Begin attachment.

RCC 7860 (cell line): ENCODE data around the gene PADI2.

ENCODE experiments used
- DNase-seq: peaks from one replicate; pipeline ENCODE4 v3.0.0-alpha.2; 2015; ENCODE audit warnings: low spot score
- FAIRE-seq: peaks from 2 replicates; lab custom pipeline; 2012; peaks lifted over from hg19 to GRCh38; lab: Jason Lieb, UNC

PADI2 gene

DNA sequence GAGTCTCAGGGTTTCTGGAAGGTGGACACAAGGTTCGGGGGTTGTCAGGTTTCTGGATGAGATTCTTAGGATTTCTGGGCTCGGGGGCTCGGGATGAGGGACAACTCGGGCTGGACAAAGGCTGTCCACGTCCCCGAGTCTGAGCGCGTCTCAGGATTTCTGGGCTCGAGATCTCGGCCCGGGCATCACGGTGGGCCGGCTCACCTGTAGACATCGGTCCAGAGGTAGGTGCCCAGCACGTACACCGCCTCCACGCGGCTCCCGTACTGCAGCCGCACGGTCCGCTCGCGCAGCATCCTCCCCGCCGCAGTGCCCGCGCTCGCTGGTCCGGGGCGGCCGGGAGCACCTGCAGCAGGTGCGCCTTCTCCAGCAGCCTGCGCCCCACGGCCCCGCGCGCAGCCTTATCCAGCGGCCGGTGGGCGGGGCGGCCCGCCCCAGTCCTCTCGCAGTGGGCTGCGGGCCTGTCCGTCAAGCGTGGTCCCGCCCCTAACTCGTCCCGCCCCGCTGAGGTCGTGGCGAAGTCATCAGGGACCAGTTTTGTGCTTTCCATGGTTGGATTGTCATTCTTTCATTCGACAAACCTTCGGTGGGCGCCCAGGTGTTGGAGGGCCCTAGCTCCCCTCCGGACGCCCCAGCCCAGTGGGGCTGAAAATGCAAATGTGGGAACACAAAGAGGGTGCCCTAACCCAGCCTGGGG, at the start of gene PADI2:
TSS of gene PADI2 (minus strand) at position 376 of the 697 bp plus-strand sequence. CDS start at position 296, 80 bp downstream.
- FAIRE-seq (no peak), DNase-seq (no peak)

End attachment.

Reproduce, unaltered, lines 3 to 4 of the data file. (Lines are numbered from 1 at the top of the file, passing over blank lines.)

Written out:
- DNase-seq: peaks from one replicate; pipeline ENCODE4 v3.0.0-alpha.2; 2015; ENCODE audit warnings: low spot score
- FAIRE-seq: peaks from 2 replicates; lab custom pipeline; 2012; peaks lifted over from hg19 to GRCh38; lab: Jason Lieb, UNC